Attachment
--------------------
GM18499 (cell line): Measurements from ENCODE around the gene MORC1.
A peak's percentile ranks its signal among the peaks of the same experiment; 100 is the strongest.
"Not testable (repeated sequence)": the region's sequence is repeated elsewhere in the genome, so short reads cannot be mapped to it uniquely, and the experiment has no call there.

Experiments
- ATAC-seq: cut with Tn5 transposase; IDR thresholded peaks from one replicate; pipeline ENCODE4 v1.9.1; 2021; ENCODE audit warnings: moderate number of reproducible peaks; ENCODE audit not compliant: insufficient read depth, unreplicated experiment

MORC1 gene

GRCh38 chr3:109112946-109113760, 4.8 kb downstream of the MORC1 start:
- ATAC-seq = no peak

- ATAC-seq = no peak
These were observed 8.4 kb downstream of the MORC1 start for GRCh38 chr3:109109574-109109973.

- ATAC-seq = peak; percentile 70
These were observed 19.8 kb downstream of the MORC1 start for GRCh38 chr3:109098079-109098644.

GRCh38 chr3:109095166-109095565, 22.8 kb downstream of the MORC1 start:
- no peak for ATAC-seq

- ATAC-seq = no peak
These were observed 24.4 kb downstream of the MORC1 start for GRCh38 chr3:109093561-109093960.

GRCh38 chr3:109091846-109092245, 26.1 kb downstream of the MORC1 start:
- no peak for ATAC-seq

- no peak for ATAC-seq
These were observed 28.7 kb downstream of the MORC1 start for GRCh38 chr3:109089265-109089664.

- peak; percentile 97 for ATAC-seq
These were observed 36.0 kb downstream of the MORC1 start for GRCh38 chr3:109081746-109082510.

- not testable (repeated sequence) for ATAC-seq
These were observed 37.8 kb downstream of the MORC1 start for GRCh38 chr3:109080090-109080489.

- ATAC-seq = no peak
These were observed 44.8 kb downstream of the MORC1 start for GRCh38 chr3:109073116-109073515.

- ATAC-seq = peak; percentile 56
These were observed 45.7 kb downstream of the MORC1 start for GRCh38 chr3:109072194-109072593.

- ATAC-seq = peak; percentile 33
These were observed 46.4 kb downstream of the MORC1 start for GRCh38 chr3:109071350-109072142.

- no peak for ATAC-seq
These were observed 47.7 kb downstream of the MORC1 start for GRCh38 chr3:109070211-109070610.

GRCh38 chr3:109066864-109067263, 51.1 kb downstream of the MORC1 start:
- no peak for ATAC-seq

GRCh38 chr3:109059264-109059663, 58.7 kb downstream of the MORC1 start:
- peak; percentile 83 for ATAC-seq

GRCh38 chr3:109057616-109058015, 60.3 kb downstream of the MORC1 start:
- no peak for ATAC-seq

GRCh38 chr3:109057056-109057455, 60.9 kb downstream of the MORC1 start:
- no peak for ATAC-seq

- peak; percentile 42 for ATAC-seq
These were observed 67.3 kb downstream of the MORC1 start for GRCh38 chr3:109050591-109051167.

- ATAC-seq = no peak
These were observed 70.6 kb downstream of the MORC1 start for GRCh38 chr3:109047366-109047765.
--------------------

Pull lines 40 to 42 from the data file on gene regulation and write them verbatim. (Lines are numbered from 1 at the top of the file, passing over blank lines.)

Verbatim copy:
- no peak for ATAC-seq

- peak; percentile 42 for ATAC-seq
These were observed 67.3 kb downstream of the MORC1 start for GRCh38 chr3:109050591-109051167.